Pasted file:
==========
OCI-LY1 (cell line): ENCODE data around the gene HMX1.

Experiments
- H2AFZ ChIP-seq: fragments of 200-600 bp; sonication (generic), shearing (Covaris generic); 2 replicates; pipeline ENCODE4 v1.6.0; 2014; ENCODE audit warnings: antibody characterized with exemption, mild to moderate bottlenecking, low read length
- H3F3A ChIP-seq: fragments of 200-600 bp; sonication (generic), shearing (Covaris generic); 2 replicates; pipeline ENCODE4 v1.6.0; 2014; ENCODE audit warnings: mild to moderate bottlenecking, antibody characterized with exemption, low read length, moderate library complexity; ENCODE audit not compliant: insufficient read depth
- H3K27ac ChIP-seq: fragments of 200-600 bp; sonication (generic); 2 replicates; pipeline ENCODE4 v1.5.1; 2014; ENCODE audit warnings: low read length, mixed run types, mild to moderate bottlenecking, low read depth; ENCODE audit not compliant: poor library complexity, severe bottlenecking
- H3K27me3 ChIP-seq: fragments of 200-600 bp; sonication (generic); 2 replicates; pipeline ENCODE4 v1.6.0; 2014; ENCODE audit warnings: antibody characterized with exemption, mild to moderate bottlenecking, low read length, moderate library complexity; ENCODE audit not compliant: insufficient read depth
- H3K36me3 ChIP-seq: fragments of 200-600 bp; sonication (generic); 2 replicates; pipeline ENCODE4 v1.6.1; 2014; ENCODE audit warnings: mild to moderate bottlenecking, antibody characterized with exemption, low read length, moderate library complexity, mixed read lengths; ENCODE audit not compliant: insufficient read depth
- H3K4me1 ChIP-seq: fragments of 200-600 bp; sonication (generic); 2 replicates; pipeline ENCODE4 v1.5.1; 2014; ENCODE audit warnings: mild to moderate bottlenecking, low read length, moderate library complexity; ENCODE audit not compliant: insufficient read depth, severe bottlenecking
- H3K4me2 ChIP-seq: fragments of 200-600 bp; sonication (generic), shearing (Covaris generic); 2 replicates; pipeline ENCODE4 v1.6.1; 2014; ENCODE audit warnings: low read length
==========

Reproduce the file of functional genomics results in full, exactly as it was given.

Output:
OCI-LY1 (cell line): ENCODE data around the gene HMX1.

Experiments
- H2AFZ ChIP-seq: fragments of 200-600 bp; sonication (generic), shearing (Covaris generic); 2 replicates; pipeline ENCODE4 v1.6.0; 2014; ENCODE audit warnings: antibody characterized with exemption, mild to moderate bottlenecking, low read length
- H3F3A ChIP-seq: fragments of 200-600 bp; sonication (generic), shearing (Covaris generic); 2 replicates; pipeline ENCODE4 v1.6.0; 2014; ENCODE audit warnings: mild to moderate bottlenecking, antibody characterized with exemption, low read length, moderate library complexity; ENCODE audit not compliant: insufficient read depth
- H3K27ac ChIP-seq: fragments of 200-600 bp; sonication (generic); 2 replicates; pipeline ENCODE4 v1.5.1; 2014; ENCODE audit warnings: low read length, mixed run types, mild to moderate bottlenecking, low read depth; ENCODE audit not compliant: poor library complexity, severe bottlenecking
- H3K27me3 ChIP-seq: fragments of 200-600 bp; sonication (generic); 2 replicates; pipeline ENCODE4 v1.6.0; 2014; ENCODE audit warnings: antibody characterized with exemption, mild to moderate bottlenecking, low read length, moderate library complexity; ENCODE audit not compliant: insufficient read depth
- H3K36me3 ChIP-seq: fragments of 200-600 bp; sonication (generic); 2 replicates; pipeline ENCODE4 v1.6.1; 2014; ENCODE audit warnings: mild to moderate bottlenecking, antibody characterized with exemption, low read length, moderate library complexity, mixed read lengths; ENCODE audit not compliant: insufficient read depth
- H3K4me1 ChIP-seq: fragments of 200-600 bp; sonication (generic); 2 replicates; pipeline ENCODE4 v1.5.1; 2014; ENCODE audit warnings: mild to moderate bottlenecking, low read length, moderate library complexity; ENCODE audit not compliant: insufficient read depth, severe bottlenecking
- H3K4me2 ChIP-seq: fragments of 200-600 bp; sonication (generic), shearing (Covaris generic); 2 replicates; pipeline ENCODE4 v1.6.1; 2014; ENCODE audit warnings: low read length